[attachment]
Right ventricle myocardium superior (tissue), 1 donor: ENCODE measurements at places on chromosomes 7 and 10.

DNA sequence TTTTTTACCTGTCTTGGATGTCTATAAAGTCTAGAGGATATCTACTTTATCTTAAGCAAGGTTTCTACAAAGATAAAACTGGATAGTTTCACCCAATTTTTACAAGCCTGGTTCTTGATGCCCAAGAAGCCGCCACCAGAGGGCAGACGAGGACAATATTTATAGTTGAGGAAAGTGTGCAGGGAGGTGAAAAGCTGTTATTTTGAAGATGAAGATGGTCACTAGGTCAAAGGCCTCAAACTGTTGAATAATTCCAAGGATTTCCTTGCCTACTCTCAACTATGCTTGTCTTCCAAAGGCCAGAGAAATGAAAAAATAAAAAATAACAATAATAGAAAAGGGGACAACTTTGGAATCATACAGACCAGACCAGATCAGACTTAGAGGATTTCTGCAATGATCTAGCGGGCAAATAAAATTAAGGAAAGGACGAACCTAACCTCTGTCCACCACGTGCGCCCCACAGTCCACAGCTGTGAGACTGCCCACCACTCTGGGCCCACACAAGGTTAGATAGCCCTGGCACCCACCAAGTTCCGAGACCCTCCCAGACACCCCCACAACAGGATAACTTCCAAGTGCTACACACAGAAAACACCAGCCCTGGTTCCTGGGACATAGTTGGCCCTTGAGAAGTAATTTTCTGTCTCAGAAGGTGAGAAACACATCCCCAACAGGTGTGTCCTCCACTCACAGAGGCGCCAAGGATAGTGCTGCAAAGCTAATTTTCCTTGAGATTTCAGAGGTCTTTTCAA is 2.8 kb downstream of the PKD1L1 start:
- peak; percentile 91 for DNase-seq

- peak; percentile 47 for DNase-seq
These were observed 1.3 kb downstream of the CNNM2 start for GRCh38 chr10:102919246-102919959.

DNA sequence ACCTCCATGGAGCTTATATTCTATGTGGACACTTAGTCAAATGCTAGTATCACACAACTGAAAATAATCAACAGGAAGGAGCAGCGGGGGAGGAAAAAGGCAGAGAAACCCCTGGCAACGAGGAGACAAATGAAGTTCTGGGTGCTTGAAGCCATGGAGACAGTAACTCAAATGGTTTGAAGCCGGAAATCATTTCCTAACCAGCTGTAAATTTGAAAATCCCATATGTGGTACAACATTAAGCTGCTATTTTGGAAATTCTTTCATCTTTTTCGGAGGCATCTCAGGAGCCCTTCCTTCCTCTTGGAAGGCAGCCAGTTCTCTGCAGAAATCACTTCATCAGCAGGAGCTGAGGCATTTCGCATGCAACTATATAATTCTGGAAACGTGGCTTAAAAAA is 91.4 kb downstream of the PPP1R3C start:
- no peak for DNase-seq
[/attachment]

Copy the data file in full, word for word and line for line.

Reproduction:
Right ventricle myocardium superior (tissue), 1 donor: ENCODE measurements at places on chromosomes 7 and 10.

DNA sequence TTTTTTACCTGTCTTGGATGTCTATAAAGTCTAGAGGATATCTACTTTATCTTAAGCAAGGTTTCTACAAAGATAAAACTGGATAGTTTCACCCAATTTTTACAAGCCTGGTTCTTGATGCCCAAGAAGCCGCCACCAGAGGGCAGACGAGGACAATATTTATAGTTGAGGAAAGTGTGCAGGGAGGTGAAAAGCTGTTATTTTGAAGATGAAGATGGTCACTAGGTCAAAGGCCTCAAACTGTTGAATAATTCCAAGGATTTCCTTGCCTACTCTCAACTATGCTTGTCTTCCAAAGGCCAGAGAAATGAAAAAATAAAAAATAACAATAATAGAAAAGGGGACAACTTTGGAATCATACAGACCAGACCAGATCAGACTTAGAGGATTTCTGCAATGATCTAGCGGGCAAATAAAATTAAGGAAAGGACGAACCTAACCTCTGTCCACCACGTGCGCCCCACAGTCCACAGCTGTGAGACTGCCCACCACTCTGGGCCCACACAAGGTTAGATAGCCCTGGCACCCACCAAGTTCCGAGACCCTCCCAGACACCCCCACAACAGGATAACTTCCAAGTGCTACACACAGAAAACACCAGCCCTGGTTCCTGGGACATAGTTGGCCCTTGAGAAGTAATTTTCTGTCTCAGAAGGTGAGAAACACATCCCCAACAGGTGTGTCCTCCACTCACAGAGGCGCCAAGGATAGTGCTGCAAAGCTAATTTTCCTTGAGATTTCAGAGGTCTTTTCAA is 2.8 kb downstream of the PKD1L1 start:
- peak; percentile 91 for DNase-seq

- peak; percentile 47 for DNase-seq
These were observed 1.3 kb downstream of the CNNM2 start for GRCh38 chr10:102919246-102919959.

DNA sequence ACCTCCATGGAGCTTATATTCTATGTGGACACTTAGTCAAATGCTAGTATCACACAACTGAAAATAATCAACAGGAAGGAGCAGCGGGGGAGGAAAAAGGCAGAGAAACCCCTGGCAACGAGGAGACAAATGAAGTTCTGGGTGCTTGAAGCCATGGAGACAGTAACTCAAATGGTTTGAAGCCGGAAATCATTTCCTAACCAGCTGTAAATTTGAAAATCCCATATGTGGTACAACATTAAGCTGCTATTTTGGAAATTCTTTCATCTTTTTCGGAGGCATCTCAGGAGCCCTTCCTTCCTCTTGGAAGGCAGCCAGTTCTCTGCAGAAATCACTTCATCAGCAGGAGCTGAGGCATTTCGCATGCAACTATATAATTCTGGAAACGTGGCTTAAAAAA is 91.4 kb downstream of the PPP1R3C start:
- no peak for DNase-seq